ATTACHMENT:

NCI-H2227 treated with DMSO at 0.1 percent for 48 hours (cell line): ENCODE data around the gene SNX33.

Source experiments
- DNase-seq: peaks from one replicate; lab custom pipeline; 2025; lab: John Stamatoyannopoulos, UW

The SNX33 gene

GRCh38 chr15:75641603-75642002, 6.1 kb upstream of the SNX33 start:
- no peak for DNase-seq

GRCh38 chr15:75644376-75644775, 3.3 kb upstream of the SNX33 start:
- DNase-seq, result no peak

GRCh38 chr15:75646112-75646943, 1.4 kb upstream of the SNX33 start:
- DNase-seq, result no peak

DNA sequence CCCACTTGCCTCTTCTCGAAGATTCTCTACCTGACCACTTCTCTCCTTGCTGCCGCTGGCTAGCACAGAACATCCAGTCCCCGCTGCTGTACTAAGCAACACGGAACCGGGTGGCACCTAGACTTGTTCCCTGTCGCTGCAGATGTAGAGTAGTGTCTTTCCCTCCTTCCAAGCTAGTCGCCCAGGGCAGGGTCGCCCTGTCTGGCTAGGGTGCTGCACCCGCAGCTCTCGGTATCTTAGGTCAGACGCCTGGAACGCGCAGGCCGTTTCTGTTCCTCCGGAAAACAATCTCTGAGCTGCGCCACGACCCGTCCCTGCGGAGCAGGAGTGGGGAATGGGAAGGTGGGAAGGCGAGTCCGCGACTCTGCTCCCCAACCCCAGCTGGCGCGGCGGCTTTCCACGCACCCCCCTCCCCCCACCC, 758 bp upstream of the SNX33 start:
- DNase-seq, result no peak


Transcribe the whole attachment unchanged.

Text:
NCI-H2227 treated with DMSO at 0.1 percent for 48 hours (cell line): ENCODE data around the gene SNX33.

Source experiments
- DNase-seq: peaks from one replicate; lab custom pipeline; 2025; lab: John Stamatoyannopoulos, UW

The SNX33 gene

GRCh38 chr15:75641603-75642002, 6.1 kb upstream of the SNX33 start:
- no peak for DNase-seq

GRCh38 chr15:75644376-75644775, 3.3 kb upstream of the SNX33 start:
- DNase-seq, result no peak

GRCh38 chr15:75646112-75646943, 1.4 kb upstream of the SNX33 start:
- DNase-seq, result no peak

DNA sequence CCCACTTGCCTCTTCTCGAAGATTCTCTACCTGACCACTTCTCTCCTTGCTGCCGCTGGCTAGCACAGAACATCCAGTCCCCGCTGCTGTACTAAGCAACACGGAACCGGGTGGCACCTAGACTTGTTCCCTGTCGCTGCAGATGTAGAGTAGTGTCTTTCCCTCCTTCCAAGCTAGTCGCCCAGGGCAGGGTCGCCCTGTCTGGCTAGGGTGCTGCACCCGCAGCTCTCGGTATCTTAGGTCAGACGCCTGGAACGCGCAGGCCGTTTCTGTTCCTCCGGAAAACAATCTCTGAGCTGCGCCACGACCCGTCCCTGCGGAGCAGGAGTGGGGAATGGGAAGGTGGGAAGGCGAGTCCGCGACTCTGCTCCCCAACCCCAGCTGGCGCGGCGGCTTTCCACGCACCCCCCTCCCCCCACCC, 758 bp upstream of the SNX33 start:
- DNase-seq, result no peak